Checking connection to orcl.........
 Enter db user system password:welcome1
Connect to db connect_str .....   Pass
Checking ORE version .........Pass
****Step1 Setup before export ******
/u01/app/oracle/product/12.1.0.2/dbhome_1/bin/sqlplus -L -S system/welcome1@"orcl"

@/u01/app/oracle/product/12.1.0.2/dbhome_1/R/migration/oreuser/exp/setup.sql system welcome1 orcl

/tmp/moviedemodsi MOVIEDEMO

/u01/app/oracle/product/12.1.0.2/dbhome_1/R/migration/oreuser/exp/storedproc.sql >

/tmp/moviedemodsi/tmpstep1.log
******Step2 export schema with data store ****
****Step3 cleanup ****
Export complete
dump files are in /tmp/moviedemodsi
*****Step4 creating zip file moviedemodsi.zip ***
  adding: MOVIEDEMO_rqds.dmp (deflated 90%)
  adding: MOVIEDEMO_rqdsob.dmp (deflated 89%)
  adding: MOVIEDEMO_rqrefdbobj.dmp (deflated 90%)
  adding: MOVIEDEMO_rqdsref.dmp (deflated 91%)
  adding: MOVIEDEMO_rqdsaccess.dmp (deflated 90%)
  adding: MOVIEDEMO_src.dmp (deflated 70%)
  adding: MOVIEDEMO_srcdsi.dmp (deflated 91%)
  adding: exp_dsi_user.sh (deflated 59%)
  adding: imp_dsi_user.sh (deflated 78%)
Created moviedemodsi.zip. Use this for file importing ORE data from MOVIEDEMO into target db


In my target database, I ran the import script, which imports the dumped ORE user data.  As with the export, the script is run as system user, and you will be prompted for the password:

$ perl -I$ORACLE_HOME/R/migration/perl ore_dsiimport.pl orcl /home/oracle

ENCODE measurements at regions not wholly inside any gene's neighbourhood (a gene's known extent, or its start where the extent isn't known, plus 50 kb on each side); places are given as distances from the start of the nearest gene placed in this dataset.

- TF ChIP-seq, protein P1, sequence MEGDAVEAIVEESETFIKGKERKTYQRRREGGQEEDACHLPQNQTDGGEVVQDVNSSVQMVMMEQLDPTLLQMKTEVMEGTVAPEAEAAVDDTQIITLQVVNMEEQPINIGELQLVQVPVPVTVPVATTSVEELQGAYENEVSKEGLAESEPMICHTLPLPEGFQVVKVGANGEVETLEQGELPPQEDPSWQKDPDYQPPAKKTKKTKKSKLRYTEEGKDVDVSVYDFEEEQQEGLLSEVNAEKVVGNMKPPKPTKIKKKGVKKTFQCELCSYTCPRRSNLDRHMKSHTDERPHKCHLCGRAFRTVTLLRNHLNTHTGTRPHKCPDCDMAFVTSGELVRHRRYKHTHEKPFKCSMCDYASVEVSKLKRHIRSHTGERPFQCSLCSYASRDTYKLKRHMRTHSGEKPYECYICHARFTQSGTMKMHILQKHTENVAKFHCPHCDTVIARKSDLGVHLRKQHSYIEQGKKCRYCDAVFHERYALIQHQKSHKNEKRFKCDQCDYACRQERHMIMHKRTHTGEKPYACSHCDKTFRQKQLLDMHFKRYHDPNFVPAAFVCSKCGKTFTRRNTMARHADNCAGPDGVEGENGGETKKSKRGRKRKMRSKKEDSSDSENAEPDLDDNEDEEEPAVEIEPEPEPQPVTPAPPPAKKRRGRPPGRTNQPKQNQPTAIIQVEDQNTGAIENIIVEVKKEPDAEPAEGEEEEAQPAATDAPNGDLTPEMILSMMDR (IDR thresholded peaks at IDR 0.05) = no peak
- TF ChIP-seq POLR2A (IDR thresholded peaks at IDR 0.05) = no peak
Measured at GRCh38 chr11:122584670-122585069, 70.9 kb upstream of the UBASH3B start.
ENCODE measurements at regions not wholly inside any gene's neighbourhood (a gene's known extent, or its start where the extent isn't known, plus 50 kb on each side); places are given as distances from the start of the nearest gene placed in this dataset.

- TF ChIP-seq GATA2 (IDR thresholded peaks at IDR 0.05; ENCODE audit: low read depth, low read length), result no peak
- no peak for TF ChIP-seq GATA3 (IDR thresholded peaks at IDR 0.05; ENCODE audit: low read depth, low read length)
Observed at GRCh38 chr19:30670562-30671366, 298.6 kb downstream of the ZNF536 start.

Checking connection to orcl.........
 Enter db user system password:welcome1
Connect to db connect_str .....   Pass
Checking ORE version .........Pass
****Step2 import of schema with datastoreinventory ****
****Step3 staging datastore metadata *****

*****************************IMPORTANT **************************
Check dstorestg.log for errors. Then run the fllowing scripts to complete the import ***
****** Run as sysdba : 1. rqdatastoremig.sql <rquser>
******************************************************************

Then, after running rqdatastoremig.sql, I can log into my target MOVIEDEMO schema and load the models:

> ore.load("myModels")
[1] "mod"  "pred"
> mod

Call:
 ore.randomForest(formula = Species ~ ., data = IRIS)
               Type of random forest: classification
                     Number of trees: 500
                    Number of groups:  1
 No. of variables tried at each split: 2

> head(pred)
    setosa versicolor virginica prediction    Species
1    1.000      0.000     0.000     setosa     setosa
2    1.000      0.000     0.000     setosa     setosa
3    1.000      0.000     0.000     setosa     setosa
4    1.000      0.000     0.000     setosa     setosa
5    1.000      0.000     0.000     setosa     setosa
6    1.000      0.000     0.000     setosa     setosa

ORE Migration Utility Benefits

The ORE migration utility enables data scientists to test and deploy models quickly, reducing the feedback loop time required for retraining and fine tuning models. ORE users don't have to worry about the risk of error in rewriting models because the models are deployed in a language they were trained and tested in. In addition, if the tables in the model training environment are identical to the production, you'll cut out another enormous chunk of testing time.